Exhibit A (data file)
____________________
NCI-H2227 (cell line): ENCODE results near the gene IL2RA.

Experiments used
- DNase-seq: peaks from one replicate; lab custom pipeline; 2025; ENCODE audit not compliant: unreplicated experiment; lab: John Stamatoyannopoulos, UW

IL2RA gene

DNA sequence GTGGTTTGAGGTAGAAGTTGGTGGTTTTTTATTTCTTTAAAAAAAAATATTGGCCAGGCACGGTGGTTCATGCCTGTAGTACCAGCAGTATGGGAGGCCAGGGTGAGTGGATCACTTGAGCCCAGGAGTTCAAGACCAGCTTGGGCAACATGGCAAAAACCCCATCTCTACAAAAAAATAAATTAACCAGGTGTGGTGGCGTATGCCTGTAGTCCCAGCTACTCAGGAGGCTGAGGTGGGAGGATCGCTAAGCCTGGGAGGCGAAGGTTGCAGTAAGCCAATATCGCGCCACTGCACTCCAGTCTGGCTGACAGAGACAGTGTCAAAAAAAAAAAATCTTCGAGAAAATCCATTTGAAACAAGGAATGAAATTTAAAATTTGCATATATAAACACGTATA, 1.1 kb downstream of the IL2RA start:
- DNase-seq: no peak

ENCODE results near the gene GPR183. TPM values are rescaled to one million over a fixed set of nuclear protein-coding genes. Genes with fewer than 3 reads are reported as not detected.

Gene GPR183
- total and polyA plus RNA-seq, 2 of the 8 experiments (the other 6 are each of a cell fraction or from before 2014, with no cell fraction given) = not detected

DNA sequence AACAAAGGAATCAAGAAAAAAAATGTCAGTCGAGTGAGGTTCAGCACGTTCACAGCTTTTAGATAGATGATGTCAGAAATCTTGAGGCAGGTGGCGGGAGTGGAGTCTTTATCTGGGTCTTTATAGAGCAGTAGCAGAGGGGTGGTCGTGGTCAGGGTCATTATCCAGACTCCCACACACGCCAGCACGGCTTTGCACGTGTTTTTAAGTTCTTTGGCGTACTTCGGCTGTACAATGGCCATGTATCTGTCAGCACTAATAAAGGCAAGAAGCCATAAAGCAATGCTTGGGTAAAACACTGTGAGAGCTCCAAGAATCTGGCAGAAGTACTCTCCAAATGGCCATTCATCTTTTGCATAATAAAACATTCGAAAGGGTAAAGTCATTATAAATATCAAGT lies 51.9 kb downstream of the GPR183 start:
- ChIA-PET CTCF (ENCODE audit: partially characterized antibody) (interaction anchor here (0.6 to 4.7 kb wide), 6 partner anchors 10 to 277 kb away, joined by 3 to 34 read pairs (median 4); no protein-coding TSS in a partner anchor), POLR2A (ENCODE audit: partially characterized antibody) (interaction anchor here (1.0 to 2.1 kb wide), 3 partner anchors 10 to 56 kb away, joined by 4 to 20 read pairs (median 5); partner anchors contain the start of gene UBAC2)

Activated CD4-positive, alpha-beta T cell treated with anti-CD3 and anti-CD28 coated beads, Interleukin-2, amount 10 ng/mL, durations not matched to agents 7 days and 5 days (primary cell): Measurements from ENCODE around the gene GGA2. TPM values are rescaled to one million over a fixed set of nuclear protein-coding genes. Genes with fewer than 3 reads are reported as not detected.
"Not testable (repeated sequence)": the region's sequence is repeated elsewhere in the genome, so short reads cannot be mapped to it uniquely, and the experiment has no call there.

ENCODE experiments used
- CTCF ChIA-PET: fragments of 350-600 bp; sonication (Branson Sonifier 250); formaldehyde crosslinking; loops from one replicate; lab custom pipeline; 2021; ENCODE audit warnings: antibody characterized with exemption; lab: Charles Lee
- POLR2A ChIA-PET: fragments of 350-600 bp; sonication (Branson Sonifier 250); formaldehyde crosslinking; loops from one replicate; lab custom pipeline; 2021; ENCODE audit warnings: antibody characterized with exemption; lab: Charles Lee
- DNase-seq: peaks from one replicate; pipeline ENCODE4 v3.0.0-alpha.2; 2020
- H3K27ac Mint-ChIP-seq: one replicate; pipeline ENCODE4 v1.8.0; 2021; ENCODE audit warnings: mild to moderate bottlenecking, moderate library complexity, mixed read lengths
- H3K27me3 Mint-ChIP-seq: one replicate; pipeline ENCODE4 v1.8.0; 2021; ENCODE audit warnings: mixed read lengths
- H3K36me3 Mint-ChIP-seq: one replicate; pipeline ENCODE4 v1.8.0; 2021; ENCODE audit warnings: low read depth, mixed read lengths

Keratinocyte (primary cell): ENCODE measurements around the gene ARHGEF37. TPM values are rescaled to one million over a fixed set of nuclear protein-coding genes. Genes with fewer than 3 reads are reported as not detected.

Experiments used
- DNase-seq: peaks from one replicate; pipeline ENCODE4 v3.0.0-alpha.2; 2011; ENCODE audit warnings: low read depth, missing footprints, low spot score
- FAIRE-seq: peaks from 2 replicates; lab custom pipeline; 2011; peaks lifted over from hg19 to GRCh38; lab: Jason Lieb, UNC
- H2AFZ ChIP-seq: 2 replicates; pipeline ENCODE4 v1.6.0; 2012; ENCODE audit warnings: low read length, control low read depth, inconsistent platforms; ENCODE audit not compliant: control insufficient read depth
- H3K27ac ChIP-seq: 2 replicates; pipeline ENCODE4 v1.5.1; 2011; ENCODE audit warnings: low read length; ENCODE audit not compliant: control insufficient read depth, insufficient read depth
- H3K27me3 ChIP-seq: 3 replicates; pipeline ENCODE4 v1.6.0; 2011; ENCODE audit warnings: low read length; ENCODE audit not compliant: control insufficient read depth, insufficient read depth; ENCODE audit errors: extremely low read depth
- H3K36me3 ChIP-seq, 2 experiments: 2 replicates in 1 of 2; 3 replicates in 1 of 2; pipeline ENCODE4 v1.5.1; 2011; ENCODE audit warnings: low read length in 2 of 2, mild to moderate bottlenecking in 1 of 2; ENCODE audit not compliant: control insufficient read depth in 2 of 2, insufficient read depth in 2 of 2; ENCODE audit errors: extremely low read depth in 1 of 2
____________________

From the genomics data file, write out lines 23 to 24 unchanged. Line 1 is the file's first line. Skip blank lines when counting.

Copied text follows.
- DNase-seq: peaks from one replicate; pipeline ENCODE4 v3.0.0-alpha.2; 2011; ENCODE audit warnings: low read depth, missing footprints, low spot score
- FAIRE-seq: peaks from 2 replicates; lab custom pipeline; 2011; peaks lifted over from hg19 to GRCh38; lab: Jason Lieb, UNC